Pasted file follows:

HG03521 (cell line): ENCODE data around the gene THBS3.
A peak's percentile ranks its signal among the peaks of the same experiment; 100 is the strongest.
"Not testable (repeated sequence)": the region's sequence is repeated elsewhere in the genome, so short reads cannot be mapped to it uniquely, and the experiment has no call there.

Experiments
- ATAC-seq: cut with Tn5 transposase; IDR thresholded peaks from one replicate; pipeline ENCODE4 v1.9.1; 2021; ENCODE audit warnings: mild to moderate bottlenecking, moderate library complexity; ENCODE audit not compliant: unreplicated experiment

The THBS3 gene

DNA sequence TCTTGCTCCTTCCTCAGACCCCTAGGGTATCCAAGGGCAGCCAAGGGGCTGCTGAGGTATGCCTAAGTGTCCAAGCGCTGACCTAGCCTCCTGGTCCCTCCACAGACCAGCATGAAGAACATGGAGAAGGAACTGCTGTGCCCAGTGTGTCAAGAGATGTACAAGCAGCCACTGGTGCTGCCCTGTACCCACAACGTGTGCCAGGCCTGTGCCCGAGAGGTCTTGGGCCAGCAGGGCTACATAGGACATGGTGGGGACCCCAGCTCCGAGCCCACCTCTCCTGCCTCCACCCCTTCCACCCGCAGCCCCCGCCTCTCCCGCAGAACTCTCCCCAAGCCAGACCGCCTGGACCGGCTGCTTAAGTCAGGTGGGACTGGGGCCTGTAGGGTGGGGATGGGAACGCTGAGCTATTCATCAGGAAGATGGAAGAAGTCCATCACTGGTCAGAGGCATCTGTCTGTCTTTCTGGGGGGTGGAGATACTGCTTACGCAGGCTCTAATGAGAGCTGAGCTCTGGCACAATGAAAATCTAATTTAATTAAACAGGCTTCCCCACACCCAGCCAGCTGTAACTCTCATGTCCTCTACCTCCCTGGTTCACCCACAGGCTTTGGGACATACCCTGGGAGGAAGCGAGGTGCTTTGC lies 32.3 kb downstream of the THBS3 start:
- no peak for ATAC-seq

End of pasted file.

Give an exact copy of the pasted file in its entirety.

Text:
HG03521 (cell line): ENCODE data around the gene THBS3.
A peak's percentile ranks its signal among the peaks of the same experiment; 100 is the strongest.
"Not testable (repeated sequence)": the region's sequence is repeated elsewhere in the genome, so short reads cannot be mapped to it uniquely, and the experiment has no call there.

Experiments
- ATAC-seq: cut with Tn5 transposase; IDR thresholded peaks from one replicate; pipeline ENCODE4 v1.9.1; 2021; ENCODE audit warnings: mild to moderate bottlenecking, moderate library complexity; ENCODE audit not compliant: unreplicated experiment

The THBS3 gene

DNA sequence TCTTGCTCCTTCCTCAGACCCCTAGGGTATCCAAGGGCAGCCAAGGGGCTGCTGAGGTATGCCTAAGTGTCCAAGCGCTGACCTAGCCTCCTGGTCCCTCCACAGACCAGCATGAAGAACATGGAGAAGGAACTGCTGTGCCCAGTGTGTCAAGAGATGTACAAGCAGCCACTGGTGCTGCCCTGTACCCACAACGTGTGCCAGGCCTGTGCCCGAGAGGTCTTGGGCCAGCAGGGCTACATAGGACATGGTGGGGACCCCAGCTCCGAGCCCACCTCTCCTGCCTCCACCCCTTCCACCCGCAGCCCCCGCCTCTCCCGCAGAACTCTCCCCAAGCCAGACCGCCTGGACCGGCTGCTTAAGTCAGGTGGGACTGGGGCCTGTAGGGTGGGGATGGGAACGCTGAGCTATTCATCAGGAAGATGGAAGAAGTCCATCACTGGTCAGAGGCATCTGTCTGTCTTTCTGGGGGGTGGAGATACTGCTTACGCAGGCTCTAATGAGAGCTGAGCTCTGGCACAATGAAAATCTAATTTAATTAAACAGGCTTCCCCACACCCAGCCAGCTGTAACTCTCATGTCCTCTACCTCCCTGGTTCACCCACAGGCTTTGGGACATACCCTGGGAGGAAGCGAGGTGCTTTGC lies 32.3 kb downstream of the THBS3 start:
- no peak for ATAC-seq